An unoccupied home on the Cape Hatteras National Seashore was seen collapsing into the ocean in a video posted to Twitter by the Cape Hatteras National Park Service. The area’s NPS also confirmed that it was the “second unoccupied house collapse of the day at the Seashore.”

As an article in VICE reveals, the home is still listed on Zillow for $380,000 and promises “amazing views of the beach.”

It’s difficult not to think about climate change when watching videos like this. Of course, no singular instance of its effects is proof of anything concrete, but the consensus about rising sea levels is, at this point, pretty much undeniable.

The same article in VICE sheds some light about the surrounding areas, including the fact that “in nearby Avon, homeowners are paying an additional 50 percent in property taxes to try to prevent the only road into town from washing away due to sea level rise, and officials there are considering whether the community has a long term future at all.”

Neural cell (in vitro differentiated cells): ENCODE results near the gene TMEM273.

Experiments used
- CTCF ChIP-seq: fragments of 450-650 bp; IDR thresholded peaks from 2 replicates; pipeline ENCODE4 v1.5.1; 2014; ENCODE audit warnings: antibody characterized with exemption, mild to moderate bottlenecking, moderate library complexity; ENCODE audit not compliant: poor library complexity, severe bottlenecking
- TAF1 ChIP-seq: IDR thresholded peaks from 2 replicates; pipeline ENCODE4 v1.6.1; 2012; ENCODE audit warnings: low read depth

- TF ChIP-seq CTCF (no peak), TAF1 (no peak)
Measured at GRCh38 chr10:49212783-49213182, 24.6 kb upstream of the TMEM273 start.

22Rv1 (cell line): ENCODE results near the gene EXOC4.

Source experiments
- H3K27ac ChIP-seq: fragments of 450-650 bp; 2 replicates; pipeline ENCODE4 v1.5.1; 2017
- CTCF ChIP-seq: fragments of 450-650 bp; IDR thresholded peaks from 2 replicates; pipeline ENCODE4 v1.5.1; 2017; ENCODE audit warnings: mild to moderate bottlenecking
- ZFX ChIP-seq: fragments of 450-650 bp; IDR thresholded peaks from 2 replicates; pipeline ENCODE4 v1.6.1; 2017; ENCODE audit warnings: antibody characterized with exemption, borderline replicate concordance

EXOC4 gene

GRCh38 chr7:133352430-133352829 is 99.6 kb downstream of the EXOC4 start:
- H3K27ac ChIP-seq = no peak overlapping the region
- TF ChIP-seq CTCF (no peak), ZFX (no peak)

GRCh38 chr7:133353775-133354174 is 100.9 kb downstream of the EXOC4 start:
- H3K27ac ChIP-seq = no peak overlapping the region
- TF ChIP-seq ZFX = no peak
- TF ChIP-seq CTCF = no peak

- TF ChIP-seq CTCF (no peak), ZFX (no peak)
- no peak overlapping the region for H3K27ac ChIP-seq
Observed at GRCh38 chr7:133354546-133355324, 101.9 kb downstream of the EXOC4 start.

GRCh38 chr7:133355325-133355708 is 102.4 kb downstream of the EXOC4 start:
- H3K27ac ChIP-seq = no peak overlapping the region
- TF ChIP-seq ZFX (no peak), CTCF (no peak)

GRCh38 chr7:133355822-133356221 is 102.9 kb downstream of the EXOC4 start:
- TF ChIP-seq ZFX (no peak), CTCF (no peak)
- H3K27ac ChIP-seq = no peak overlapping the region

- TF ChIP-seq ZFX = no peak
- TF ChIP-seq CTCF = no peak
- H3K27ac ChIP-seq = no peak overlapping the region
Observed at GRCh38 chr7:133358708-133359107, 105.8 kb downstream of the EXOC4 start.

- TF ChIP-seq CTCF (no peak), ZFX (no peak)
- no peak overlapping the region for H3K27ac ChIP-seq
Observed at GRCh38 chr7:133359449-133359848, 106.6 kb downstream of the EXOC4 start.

The Outer Banks, a 200-mile string of islands that stretches from North Carolina into Virginia, is well-known as one of the most beautiful places in the country. There’s even a TV show, “Outer Banks,” that’s become an incredibly popular teen soap opera on Netflix.

In recent years, however, the area has made headlines not because of its idyllic views, but because it’s crucial to understanding what climate change in the United States will look like. Between this, raging wildfires in California, and extreme droughts in the southwest, it seems like extreme weather events are here, and they’re here to stay.